A tough call for the President
The proof of the pudding is in the eating” may well describe the general reaction to the bold move in the House of Representatives to formally ask the Marcos administration to cooperate with the International Criminal Court (ICC) in investigating the thousands of killings committed during former president Rodrigo Duterte’s bloody war on drugs.
Is this for real? Are they serious, or is it part of political play?
Three resolutions seeking to allow the ICC probe were adopted after a joint hearing of the House committees on justice and on human rights on Wednesday. They were filed by human rights panel chair Manila Rep. Bienvenido Abante Jr., a member of the majority, 1-Rider party list Rep. Ramon Rodrigo Gutierrez, Albay Rep. Edcel Lagman, and the Makabayan bloc, a rare bipartisan move on such a sensitive issue.
“Cooperating with the ICC underscores our commitment to upholding human rights. We recognize that a fair and impartial investigation is essential to address allegations of human rights abuses,’’ Abante said of the resolutions’ intent.
Adding to the surreal development is President Marcos’ not so subtle switch from his previous stance flatly rejecting government cooperation in the ICC probe of his predecessor’s crimes. In July, following the Hague-based body’s denial of the government’s appeal to stop the investigation, the President declared: “We’re done talking with the ICC. Like what we have been saying from the beginning, we will not cooperate with them in any way, shape, or form.”
Last week however, Mr. Marcos said the House resolutions were “not unusual,” and that the lawmakers were “just expressing or manifesting the sense of the House that perhaps it’s time to allow or to cooperate with the ICC investigation.’’ He added: “There is also [the] question: ‘Should we return under the fold of the ICC?’ So that’s again under study. So we’ll just keep looking at it and see what our options are.”
It’s definitely a welcome pronouncement for the families of drug war victims, as well as the ICC which continues to assert its jurisdiction over the murders committed prior to March 17, 2019, when the Philippine government’s withdrawal from the Rome Statute that created the ICC took effect.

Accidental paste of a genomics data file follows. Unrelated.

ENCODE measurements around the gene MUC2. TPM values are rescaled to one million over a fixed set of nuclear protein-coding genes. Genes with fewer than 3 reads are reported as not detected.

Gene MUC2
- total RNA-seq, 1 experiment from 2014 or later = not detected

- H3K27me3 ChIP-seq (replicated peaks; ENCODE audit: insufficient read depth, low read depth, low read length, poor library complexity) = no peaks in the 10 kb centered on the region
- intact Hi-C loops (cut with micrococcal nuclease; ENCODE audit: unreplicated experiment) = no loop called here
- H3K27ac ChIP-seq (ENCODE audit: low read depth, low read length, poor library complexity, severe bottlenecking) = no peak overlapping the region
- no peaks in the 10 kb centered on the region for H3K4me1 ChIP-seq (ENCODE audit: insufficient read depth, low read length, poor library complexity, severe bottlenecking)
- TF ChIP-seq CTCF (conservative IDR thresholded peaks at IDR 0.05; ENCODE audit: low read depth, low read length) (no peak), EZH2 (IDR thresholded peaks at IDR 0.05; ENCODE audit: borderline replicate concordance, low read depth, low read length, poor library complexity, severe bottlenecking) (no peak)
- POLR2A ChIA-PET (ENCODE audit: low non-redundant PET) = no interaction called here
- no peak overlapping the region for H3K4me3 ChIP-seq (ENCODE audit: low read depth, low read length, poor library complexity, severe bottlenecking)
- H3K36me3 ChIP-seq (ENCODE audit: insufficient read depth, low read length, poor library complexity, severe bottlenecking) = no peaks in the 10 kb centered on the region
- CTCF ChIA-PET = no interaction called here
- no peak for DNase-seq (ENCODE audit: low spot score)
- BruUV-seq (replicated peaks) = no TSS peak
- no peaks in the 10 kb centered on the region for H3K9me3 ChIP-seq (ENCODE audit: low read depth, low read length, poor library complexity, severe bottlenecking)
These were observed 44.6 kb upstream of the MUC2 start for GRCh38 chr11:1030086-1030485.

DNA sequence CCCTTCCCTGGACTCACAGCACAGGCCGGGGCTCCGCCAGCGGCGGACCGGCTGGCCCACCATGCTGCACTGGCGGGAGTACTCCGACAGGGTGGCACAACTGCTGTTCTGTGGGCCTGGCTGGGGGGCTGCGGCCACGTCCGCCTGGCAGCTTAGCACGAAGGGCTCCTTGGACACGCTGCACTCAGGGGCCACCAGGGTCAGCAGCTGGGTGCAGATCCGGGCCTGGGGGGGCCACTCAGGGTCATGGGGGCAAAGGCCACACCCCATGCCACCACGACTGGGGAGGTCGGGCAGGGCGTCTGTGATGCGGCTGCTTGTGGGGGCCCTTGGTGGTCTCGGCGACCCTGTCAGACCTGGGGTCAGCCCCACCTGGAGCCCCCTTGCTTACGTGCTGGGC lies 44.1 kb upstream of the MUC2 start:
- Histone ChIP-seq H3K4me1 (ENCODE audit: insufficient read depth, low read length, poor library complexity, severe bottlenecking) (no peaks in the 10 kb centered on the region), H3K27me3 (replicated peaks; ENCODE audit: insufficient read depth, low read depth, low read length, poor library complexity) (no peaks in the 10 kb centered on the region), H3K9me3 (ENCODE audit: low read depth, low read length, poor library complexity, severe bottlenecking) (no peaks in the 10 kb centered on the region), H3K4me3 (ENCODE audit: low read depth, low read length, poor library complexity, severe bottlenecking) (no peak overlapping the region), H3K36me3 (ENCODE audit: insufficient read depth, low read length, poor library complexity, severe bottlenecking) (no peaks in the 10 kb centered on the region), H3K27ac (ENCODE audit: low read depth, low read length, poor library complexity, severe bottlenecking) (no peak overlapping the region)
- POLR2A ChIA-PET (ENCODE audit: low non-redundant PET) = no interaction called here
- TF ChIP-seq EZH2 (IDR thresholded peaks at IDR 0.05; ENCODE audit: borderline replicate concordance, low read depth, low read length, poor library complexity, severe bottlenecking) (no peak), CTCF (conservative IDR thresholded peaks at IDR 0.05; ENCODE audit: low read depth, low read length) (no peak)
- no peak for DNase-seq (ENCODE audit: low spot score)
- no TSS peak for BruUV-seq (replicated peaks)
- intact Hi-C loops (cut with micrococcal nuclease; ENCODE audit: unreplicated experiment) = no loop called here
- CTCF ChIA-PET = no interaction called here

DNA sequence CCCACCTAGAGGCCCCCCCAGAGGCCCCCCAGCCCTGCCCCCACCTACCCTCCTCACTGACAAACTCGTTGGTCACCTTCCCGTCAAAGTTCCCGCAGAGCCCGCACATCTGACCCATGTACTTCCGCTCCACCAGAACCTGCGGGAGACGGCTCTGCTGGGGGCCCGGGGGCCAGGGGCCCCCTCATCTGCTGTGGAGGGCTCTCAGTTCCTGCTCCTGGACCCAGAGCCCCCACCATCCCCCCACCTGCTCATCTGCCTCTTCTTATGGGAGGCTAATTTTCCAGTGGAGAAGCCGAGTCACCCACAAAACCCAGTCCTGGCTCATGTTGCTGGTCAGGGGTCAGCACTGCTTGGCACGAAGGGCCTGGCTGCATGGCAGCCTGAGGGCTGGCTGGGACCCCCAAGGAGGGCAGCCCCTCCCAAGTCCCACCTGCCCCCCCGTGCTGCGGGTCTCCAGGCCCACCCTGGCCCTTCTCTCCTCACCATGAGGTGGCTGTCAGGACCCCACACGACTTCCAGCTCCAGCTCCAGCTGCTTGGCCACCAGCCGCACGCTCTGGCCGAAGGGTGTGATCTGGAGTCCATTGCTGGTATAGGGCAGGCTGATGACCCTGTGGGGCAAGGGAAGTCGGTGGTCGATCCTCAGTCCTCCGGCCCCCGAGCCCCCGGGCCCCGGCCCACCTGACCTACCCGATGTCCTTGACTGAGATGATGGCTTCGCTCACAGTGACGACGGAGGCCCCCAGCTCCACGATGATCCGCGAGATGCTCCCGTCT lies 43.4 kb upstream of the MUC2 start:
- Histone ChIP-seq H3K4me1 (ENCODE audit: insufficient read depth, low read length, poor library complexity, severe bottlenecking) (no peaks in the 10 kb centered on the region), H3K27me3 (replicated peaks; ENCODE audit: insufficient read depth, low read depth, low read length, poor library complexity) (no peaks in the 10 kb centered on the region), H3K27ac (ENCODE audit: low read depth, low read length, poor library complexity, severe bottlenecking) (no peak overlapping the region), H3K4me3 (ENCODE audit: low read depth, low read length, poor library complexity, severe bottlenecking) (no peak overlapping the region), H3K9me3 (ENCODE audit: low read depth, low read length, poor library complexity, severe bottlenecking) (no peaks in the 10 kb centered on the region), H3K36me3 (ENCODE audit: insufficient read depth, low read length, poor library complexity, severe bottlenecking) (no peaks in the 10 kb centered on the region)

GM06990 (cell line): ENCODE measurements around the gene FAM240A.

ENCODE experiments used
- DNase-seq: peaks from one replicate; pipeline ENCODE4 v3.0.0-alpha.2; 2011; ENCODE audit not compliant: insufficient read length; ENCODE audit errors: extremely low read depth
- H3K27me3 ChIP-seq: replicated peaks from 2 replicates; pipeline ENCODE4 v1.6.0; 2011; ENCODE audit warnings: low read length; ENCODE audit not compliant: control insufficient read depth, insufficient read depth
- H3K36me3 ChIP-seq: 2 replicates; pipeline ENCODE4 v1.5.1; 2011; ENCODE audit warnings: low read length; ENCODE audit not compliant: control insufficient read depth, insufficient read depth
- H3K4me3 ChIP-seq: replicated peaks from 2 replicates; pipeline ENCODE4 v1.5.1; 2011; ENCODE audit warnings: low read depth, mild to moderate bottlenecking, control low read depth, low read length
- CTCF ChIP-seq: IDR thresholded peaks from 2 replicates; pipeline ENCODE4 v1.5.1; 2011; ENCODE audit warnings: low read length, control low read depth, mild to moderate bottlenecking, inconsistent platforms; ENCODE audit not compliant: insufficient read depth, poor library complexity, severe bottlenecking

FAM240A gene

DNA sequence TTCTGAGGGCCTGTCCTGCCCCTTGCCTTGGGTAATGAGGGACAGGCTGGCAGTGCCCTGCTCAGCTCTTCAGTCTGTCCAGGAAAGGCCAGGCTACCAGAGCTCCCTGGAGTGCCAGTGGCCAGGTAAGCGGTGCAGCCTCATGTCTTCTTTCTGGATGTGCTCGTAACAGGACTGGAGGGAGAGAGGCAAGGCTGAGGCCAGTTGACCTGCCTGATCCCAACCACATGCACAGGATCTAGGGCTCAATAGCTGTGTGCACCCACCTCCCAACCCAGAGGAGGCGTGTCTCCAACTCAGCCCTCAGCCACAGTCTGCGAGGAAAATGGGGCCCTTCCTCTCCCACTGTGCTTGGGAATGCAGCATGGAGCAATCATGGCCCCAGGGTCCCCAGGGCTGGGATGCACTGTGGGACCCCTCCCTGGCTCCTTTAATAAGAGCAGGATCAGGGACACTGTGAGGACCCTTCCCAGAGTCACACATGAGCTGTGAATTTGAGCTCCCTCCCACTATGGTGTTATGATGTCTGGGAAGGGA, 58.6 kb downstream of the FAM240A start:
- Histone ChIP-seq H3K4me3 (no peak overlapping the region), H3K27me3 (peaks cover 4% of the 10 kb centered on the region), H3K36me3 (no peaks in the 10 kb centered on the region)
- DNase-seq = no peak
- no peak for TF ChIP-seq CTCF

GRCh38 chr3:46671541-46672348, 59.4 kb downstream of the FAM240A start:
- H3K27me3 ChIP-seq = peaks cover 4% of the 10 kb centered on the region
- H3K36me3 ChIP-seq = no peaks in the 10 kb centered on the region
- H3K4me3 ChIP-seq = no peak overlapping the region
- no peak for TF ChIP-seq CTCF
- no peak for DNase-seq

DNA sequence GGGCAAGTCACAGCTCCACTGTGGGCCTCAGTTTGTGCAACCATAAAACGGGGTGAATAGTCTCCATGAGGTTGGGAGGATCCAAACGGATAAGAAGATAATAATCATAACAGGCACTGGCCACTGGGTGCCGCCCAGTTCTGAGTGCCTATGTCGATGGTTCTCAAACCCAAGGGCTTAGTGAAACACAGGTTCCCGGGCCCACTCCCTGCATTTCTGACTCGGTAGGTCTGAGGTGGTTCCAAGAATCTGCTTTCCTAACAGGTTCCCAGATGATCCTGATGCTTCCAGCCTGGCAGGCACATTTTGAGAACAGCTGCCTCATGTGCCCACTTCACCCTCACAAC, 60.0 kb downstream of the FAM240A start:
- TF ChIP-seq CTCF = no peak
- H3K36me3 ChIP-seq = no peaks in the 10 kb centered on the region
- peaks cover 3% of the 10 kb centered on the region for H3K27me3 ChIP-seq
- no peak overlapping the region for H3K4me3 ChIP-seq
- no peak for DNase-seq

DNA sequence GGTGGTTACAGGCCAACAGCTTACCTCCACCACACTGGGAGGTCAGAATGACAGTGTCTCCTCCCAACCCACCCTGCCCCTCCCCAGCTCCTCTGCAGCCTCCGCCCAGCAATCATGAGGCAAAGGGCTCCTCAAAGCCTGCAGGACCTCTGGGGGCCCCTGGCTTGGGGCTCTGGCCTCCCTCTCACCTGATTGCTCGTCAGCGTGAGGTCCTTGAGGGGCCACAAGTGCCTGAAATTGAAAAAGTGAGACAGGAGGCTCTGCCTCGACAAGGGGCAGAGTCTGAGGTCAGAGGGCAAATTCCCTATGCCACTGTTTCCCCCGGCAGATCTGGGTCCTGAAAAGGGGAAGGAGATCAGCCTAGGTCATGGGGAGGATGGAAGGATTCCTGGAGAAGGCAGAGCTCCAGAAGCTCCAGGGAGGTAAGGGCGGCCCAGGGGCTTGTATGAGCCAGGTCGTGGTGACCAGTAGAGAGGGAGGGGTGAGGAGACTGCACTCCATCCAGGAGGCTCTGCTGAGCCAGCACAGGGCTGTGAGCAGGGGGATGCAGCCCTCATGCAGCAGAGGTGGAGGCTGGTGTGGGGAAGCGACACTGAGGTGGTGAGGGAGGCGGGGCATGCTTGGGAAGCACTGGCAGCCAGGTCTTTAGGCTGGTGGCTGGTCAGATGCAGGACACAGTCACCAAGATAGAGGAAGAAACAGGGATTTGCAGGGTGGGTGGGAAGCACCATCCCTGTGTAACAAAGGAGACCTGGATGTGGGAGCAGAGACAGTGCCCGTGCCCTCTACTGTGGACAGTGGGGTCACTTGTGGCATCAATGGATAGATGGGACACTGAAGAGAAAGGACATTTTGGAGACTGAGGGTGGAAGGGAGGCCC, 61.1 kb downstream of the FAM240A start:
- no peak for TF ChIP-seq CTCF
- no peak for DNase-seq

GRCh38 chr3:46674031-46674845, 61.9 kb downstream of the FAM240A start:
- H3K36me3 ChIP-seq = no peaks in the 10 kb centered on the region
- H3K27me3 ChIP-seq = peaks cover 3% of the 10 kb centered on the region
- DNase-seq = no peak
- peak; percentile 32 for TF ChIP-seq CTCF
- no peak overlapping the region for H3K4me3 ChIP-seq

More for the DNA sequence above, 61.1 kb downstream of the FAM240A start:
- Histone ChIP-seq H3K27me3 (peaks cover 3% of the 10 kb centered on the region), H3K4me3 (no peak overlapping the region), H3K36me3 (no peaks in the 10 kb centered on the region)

Covered by the ICC investigation are drug war killings since Nov. 1, 2011, until Duterte ordered the country’s withdrawal from the body.
Sword of Damocles
Exciting developments, certainly, but it would be wise to temper our expectations.
Because while the House moves are commendable, they must be pursued for the right reason—justice for the drug war victims—not political leverage. It would be unfortunate if the House leaders were to use the resolutions like the sword of Damocles over Duterte and his daughter Vice President Sara Duterte, whose fragile alliance with the Marcos camp is showing cracks ahead of the midterm elections.
Admittedly, Duterte may have provoked the move after he went after the House, led by Mr. Marcos’ cousin, Speaker Martin Romualdez, following its rejection of the P650 million in confidential funds that his daughter had requested for 2024.
Let’s not ignore the limits of House resolutions either, including that filed at the Senate by Sen. Risa Hontiveros. They are, Mr. Marcos himself pointed out, merely expressing the “sense” of the chamber.
Further, the House resolutions did not define the parameters of cooperation with the ICC. Will the ICC be allowed to come into the country, interview witnesses, and obtain evidence? Or will it otherwise be asked to limit its probe using only official documents released by the government?
And what of the ICC’s reaction to all these? It has so far been silent on what comes next after its Pretrial Chamber 1 allowed its prosecutor to resume investigation in January. The ICC has always maintained that the investigations being conducted by the Philippine government “do not amount to tangible, concrete, and progressive investigative steps in a way that would sufficiently mirror the Court’s investigation.’’ It noted that the cases supposedly under investigation “reflect only a fraction of [extrajudicial] incidents and mention only low-level perpetrators.’’
Reinstating membership to the ICC might be a tricky for Mr. Marcos as he might think of his own immunity after he steps down from office. Thus, the bare minimum for the government is to heed calls for cooperating in the current ICC investigation.
The House resolutions also put Mr. Marcos in a tight spot. For the real reckoning comes if and when the tribunal moves to go for the arrest of Duterte and his key lieutenants. Will the President choose to save his alliance with the Dutertes in a bid to cover all his bases in the coming 2025 elections? Or will he rise to the occasion and give the drug war victims the justice they deserve?
It is a tough call, and a moral one—one that would surely test the mettle of the Chief Executive, while also revealing the country’s future in the next few years under him.